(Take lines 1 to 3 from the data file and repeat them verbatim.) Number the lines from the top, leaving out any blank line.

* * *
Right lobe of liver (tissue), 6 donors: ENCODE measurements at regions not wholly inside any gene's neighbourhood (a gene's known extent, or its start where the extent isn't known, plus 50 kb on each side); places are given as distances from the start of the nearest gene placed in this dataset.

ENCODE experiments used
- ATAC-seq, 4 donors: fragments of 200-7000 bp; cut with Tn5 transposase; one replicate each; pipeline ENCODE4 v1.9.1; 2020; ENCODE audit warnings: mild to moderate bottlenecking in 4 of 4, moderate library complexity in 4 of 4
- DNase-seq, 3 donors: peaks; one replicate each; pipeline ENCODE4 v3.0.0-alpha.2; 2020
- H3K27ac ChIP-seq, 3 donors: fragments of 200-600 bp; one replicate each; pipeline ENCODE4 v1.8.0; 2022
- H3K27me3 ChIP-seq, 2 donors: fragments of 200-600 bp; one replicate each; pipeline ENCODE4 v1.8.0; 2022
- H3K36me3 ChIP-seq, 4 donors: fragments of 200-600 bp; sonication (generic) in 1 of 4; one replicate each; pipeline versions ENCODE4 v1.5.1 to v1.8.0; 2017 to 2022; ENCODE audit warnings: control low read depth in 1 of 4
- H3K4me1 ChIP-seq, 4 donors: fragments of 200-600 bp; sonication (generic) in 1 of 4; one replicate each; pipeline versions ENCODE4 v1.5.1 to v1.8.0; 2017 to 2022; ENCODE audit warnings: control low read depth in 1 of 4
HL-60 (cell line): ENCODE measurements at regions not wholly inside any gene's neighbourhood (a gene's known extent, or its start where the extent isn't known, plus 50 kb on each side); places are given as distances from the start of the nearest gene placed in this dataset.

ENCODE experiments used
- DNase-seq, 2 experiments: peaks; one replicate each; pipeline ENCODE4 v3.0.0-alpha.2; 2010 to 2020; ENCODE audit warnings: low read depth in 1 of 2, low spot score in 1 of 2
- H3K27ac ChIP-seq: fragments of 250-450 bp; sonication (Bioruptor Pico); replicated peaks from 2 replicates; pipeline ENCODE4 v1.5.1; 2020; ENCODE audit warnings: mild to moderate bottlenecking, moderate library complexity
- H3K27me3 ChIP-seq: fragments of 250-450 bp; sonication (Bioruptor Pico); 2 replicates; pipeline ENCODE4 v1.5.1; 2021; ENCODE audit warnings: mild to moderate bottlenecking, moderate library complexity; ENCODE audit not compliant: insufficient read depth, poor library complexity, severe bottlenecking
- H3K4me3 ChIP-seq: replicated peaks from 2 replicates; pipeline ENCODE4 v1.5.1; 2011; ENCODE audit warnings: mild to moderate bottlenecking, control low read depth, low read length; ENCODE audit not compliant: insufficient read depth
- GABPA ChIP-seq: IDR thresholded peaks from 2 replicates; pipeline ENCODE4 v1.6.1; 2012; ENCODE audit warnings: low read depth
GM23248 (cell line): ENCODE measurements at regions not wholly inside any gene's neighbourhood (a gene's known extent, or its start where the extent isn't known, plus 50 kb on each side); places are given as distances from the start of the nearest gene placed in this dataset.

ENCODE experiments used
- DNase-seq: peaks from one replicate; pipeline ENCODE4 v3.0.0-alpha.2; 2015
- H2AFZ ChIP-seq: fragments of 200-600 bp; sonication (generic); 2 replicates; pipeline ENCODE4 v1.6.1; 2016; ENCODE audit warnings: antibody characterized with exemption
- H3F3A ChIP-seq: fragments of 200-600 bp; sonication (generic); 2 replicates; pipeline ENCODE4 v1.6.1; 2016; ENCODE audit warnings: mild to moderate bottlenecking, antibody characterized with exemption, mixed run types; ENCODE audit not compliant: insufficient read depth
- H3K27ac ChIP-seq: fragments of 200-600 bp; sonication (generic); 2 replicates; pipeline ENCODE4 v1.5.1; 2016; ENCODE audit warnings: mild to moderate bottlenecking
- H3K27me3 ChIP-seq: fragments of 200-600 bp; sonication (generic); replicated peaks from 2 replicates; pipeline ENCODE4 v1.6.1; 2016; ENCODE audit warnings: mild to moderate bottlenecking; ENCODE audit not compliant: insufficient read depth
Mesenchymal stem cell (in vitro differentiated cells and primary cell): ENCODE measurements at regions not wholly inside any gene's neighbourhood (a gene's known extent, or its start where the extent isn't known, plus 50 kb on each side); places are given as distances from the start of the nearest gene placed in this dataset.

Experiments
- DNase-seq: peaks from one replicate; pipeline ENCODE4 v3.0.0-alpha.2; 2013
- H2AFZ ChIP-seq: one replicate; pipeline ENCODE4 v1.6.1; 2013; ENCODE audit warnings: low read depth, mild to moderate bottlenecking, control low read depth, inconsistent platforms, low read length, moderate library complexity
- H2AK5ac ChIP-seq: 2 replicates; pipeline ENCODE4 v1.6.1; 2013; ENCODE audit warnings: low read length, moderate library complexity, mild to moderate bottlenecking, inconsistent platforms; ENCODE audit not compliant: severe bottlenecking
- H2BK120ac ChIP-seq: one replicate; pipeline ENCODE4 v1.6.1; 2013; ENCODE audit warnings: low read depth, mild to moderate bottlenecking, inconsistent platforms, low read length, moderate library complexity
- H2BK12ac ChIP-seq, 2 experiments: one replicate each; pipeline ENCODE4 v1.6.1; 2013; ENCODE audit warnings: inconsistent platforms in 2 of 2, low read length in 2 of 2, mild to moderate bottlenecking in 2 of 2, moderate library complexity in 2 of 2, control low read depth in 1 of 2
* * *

Right lobe of liver (tissue), 6 donors: ENCODE measurements at regions not wholly inside any gene's neighbourhood (a gene's known extent, or its start where the extent isn't known, plus 50 kb on each side); places are given as distances from the start of the nearest gene placed in this dataset.

ENCODE experiments used
- ATAC-seq, 4 donors: fragments of 200-7000 bp; cut with Tn5 transposase; one replicate each; pipeline ENCODE4 v1.9.1; 2020; ENCODE audit warnings: mild to moderate bottlenecking in 4 of 4, moderate library complexity in 4 of 4